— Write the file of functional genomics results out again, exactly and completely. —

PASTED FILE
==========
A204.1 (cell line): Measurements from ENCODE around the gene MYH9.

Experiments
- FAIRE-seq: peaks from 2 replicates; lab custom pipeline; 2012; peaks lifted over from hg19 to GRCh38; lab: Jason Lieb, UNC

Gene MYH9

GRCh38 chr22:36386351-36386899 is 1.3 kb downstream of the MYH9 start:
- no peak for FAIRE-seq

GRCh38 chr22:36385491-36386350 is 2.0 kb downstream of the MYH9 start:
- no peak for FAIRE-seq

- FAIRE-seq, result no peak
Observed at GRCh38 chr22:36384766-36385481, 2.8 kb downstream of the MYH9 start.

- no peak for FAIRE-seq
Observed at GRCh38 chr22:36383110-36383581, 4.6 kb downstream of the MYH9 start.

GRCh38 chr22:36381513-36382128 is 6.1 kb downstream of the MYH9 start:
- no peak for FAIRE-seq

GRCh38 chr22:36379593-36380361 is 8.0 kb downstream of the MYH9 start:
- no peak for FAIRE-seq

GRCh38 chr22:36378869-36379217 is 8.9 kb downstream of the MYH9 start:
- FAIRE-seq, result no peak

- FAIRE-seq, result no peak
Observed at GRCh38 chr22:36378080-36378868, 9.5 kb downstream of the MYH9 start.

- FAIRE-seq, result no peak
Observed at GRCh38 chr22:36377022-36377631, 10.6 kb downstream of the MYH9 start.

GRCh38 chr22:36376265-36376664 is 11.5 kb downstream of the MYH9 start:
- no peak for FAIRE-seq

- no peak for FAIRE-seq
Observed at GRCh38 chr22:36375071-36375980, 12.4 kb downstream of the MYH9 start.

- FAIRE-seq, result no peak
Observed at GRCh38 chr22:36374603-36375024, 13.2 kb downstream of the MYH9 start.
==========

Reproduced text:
A204.1 (cell line): Measurements from ENCODE around the gene MYH9.

Experiments
- FAIRE-seq: peaks from 2 replicates; lab custom pipeline; 2012; peaks lifted over from hg19 to GRCh38; lab: Jason Lieb, UNC

Gene MYH9

GRCh38 chr22:36386351-36386899 is 1.3 kb downstream of the MYH9 start:
- no peak for FAIRE-seq

GRCh38 chr22:36385491-36386350 is 2.0 kb downstream of the MYH9 start:
- no peak for FAIRE-seq

- FAIRE-seq, result no peak
Observed at GRCh38 chr22:36384766-36385481, 2.8 kb downstream of the MYH9 start.

- no peak for FAIRE-seq
Observed at GRCh38 chr22:36383110-36383581, 4.6 kb downstream of the MYH9 start.

GRCh38 chr22:36381513-36382128 is 6.1 kb downstream of the MYH9 start:
- no peak for FAIRE-seq

GRCh38 chr22:36379593-36380361 is 8.0 kb downstream of the MYH9 start:
- no peak for FAIRE-seq

GRCh38 chr22:36378869-36379217 is 8.9 kb downstream of the MYH9 start:
- FAIRE-seq, result no peak

- FAIRE-seq, result no peak
Observed at GRCh38 chr22:36378080-36378868, 9.5 kb downstream of the MYH9 start.

- FAIRE-seq, result no peak
Observed at GRCh38 chr22:36377022-36377631, 10.6 kb downstream of the MYH9 start.

GRCh38 chr22:36376265-36376664 is 11.5 kb downstream of the MYH9 start:
- no peak for FAIRE-seq

- no peak for FAIRE-seq
Observed at GRCh38 chr22:36375071-36375980, 12.4 kb downstream of the MYH9 start.

- FAIRE-seq, result no peak
Observed at GRCh38 chr22:36374603-36375024, 13.2 kb downstream of the MYH9 start.